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"Whatcha doing' Mr. David?"

The new car demanded a reconfigured garage. We could fit the new one in there, but with little room to spare. No way to open the rear hatch, for instance, without opening up the retracting door. Only a skinny passage from the passenger side to the steps down into the house. I'd been meaning to clean it up, anyway. Autumn and Spring, my garage gets at least a once over. In Fall to accommodate all the pots and planters, hoses and things necessary to maintain the summertime garden, and again in Spring to export out into the garden all the stuff I crammed in there the Autumn before. With The Zoom Car on to its next incarnation, I shipped the Summer tires off to the new owner, making some new space.

I put off the effort until after I'd thoroughly considered what really needed doing.
I'm early, the season not quite yet settled enough to move out the summertime stuff. Reconfiguring the garage seems most like playing one of those tile puzzles. Moving any thing necessitates moving something else, often more than once. The object of the exercise might be to minimize the number of multiple moves, but if this is the object, I hardly succeed, for it seems I move everything at least twice; some stuff more than five times. At one level the effort feels deeply gratifying. I find the opportunity to undo some glaring holdover sins of the past, though I know I commit a few for into the future, too. The whole exercise centers around compromise.

Anyone not involved in the great reshuffling has no standing to say anything but "Nice Job!" about the outcome, because to really understand the new organization, one just had to be there at the time. The organizer could not explain the central organizing principle even if he could remember what it was at the time. Garage organizing isn't the sort of work where one designs then builds, but the type that entices an emergent design to appear near the end of the work. Because of this, the work can seem confusing for the handyman trying to complete it and no less so for the supportive spouse trying to encourage the effort. He might hold broad notions, but at least half of those will prove unworkable, and once the reordering begins, it must be worked to conclusion. The new car will not sit in the driveway overnight.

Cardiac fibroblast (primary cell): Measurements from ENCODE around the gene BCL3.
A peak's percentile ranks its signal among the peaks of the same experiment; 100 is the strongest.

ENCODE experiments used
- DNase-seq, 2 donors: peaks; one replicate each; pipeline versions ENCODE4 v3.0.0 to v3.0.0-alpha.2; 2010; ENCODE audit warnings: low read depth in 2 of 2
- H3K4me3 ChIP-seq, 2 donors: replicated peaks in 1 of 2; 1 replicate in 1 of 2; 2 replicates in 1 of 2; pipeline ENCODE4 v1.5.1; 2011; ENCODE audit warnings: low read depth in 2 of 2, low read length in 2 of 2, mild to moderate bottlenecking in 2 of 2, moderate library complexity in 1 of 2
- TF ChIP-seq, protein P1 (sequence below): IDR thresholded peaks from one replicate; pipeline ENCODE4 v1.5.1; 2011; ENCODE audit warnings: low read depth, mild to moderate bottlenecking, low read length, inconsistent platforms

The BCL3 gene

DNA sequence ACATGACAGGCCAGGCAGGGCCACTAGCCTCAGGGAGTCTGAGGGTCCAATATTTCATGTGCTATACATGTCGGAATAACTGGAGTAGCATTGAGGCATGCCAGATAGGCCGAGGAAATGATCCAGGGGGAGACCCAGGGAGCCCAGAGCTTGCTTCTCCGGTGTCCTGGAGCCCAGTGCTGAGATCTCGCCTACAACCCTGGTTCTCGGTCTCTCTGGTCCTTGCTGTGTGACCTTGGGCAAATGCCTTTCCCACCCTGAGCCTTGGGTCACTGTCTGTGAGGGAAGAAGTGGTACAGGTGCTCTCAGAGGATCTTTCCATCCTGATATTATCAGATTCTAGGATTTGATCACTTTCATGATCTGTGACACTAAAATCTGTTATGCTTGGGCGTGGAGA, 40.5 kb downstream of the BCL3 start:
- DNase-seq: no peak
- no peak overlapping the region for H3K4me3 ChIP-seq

I have about a dozen sacred objects stored in my garage, objects which have followed me around most of my adult life for which I feel a special stewardship. I might never use these tools, but I hold them closest to my heart anyway. The wounded turning fork. Every time I take it down I whisper that I really should take it to a blacksmith or metal worker and get its snaggle-toothed tine straightened out again. My several shovels, each specially purposed for specific sorts of digging. My little fetishes, like the Rocket J. Squirrel figurine which used to inhabit the dashboard in my old, old Subaru, but now holds a special overseeing position on the pegboard tool holder. I make certain these special possessions survive the reordering intact and re-respected.

Much of the work turns out to be simply finishing festering intentions. That box of ornament boxes needed breaking down before Christmas. I break it down into constituent recyclables. Another box which I halfway slated for trash last Fall, survived another cut because I put up even more shelves today. Part of my purpose seems to be to get as much as possible up off the floor. Anything on a shelf just seems more orderly somehow. My old bike won't really fit anywhere, no hooking it upside down from the ceiling for me. I figure it's earned the right to remain somewhat underfoot. I sweep and dust and collate until the neighbor kids stick their heads in with the inevitable question, "Whatcha doing' Mr. David?" I'm reorganizing my existence. They get an old croquet set out of the deal, which delights us both!

©2018 by David A. Schmaltz - all rights reserved

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